by Iftikhar Gilani
The Congress is, therefore, treading carefully in entering into any electoral alliance with the National Conference, while Sachin, a son-in-law of Dr Farooq Abdullah, is quietly busy preparing ground for roping in the Kashmir’s regional party to give an edge to the Congress in the elections. He was the man behind the scene getting NC around to support the government in the trust vote in Lok Sabha in July.
He is reportedly coordinating closely with former RAW chief A S Dulat, who has been the Centre’s points man for Kashmir and who recently projected Dr Abdullah’s son Omar, a former union minister and now NC President, as the next chief minister.
Former chief minister Ghulam Nabi Azad has been also campaigning for long for a full-fledged alliance with the NC since last year when his alliance partner Peoples Democratic Party (PDP) started showing tantrums, but the Congress leadership has so far torpedoed every move he made to tie up with Dr Abdullah’s party.
Insiders in the Congress Party say there may not be a formal alliance with the NC, but they do not rule out a political rapprochement with it as the leadership no more envisages any truck with the PDP that walked out of the Congerss-led coalition government, resulting in its collapse.
They said the combined lobbying of Sachin Pilot and Azad may persuade the Congress to veer around to be friendly with the NC as the Centre would have to bank upon it to provide semblance of credibility to the coming Assembly polls, particularly when the intelligence agencies fear the lowest ever turnout in the elections because of the changed scenario due to the separatists’ continuous campaign in the valley.
Sachin is believed to have convinced the Abdullahs who control reins of NC that their relationship with the Congress would be good for Kashmiris as well as good for the nation. Those in the valley, however, say the Kashmiris have still not forgiven the NC for the tie-up with the national party that has bestowed upon them two decades of harassment by the central forces and the militants.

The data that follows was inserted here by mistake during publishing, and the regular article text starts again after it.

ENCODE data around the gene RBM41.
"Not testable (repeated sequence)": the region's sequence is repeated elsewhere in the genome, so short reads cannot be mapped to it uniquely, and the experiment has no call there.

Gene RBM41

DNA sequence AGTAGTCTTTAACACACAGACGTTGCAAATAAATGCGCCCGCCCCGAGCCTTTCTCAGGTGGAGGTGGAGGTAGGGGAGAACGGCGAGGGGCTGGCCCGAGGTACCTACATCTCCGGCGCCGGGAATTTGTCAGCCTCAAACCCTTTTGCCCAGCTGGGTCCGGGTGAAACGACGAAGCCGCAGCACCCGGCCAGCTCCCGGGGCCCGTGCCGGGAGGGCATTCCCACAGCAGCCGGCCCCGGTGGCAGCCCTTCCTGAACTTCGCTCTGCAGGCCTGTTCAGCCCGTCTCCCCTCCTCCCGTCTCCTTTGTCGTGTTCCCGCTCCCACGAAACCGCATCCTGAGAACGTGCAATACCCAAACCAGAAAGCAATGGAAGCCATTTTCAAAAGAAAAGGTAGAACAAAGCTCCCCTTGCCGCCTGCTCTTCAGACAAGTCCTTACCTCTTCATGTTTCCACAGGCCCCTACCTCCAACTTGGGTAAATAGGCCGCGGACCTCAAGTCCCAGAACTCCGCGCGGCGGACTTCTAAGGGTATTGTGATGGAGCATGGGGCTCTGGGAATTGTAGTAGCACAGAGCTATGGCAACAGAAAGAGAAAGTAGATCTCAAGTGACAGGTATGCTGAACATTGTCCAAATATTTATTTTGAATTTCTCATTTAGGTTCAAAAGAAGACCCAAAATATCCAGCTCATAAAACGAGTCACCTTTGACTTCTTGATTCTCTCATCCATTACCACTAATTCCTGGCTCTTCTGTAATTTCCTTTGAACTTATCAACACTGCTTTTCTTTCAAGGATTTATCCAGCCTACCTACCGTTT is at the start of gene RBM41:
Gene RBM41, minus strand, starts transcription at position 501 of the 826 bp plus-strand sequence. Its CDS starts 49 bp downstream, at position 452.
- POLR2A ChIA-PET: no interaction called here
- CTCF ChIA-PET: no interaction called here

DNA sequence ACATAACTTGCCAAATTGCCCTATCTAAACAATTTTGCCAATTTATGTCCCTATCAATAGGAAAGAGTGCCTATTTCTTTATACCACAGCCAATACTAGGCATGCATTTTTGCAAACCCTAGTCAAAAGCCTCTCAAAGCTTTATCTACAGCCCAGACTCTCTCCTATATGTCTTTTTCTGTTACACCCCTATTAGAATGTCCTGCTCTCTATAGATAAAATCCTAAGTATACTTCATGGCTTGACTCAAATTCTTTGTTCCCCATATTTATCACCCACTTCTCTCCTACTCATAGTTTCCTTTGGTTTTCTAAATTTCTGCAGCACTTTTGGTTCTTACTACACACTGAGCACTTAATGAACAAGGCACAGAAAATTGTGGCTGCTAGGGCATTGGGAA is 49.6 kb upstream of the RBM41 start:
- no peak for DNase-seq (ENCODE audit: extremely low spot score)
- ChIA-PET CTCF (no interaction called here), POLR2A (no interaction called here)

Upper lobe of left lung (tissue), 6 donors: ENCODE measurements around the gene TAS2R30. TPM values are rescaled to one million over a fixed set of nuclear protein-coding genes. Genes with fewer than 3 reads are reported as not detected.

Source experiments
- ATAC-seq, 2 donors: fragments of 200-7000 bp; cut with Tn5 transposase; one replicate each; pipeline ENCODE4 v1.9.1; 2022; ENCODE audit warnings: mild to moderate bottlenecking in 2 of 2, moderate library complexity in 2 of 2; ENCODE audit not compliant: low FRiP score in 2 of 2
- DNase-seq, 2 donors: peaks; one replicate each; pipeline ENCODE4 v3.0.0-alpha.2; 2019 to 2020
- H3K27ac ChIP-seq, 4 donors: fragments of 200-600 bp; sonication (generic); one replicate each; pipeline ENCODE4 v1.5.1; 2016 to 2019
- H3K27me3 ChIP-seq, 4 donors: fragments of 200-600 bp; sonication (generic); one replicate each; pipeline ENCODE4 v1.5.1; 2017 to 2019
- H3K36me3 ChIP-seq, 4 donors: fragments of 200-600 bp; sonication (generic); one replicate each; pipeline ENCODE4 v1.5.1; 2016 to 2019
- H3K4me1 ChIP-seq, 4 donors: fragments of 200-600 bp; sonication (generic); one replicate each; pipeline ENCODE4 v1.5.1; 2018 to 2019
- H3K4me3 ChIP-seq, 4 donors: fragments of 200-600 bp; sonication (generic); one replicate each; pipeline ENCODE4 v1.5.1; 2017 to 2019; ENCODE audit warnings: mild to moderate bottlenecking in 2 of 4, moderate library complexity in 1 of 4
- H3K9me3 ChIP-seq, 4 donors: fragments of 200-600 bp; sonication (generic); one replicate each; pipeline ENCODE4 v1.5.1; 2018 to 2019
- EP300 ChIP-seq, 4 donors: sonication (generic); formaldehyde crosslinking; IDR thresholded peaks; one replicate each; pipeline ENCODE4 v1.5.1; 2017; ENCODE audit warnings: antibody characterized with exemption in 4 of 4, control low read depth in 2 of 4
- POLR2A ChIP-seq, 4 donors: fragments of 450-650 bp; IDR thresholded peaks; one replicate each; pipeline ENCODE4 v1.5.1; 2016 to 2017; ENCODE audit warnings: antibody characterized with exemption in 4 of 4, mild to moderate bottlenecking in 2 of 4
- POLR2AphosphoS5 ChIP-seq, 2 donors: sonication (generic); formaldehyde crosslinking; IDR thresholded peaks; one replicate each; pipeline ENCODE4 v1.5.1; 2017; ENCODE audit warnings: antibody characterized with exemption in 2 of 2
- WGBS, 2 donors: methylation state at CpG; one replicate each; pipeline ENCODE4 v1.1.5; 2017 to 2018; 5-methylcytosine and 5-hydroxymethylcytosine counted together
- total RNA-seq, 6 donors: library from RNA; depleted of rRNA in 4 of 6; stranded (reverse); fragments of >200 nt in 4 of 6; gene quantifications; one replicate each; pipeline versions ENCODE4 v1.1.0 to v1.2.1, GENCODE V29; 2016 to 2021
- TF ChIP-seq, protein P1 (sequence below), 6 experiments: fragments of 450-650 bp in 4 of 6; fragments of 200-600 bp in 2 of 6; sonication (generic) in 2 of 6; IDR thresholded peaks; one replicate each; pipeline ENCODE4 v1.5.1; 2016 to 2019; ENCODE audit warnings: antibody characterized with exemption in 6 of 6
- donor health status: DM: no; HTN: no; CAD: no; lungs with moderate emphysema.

“The Abdullahs are trying to run with the hare and hunt with the hound,” says a senior NC leader who wouldn’t like to be quoted. This view is shared by senior and vocal NC leader Ali Mohammad Sagar who stated that time is not ripe for polls in view of the prevailing circumstances.
The Abdullahs, however, would not lose a chance to come back to power, although they don’t want to offend the street mood either. “Given the right assurances, they will go for elections, even though public sentiment seems against it,” analysts here said.
The father and son have been quite diplomatic on the issue of holding the elections now. While Omar Abdullah told the Election Commission here on Monday that the present atmosphere was not conducive for polls, the same day his father and NC’s patron Dr Farooq Abdullah asked for early elections.
They later tried to cover up contradiction in the stand with a statement that an elected government is always better than the governor’s rule. “The government should reach out to the people to ensure a healthy participation in the electoral process. No doubt even a low turnout will result in the formation of a government,” said the press statement.
With Chief Election Commissioner N. Gopalswami indicating his eagerness to conduct polls on time in October-November, the Centre will be banking on the NC to povide credibility to he elections as the PDP, the other regional party of the valley, is not only opposing the elections but it has started lending voice to the separatists’ agenda and may even boycott the polls.
The Centre as well as the Congress appear divided on the timing of the elections in Jammu and Kashmir. While one section insists on a breather, after the spell of agitations, to inject some CBMs (confidence building measures) before the polls, another section believes any delay in elections would amount to “surrender” before the separatists.
Those pressing for the elections now say the separatists would not change their stand even if the elections are delayed and held in March. “After all they are not going to contest polls; they will continue their campaign for boycotting polls. So why not conduct elections now and hand over reins to a fairly elected government,” a top government functionary asked.
The analysts say the PDP has lost credibility in the Kashmir valley despite its leaders lately mouthing slogans of the separatists. It has also lost the vote bank in Jammu region first because of the Amarnath land row and then because of its opposition to the deal struck by the state government with the Amarnath Sangharsh Samiti.
In contrast, the NC has not lost the Hindu base much in the Jammu region as some of its prominent leaders and partymen actively participated in the Sangharsh Samiti-sponsored agitation. The analysts say this may help the party in retaining the seats that it mostly wins from Jammu region.
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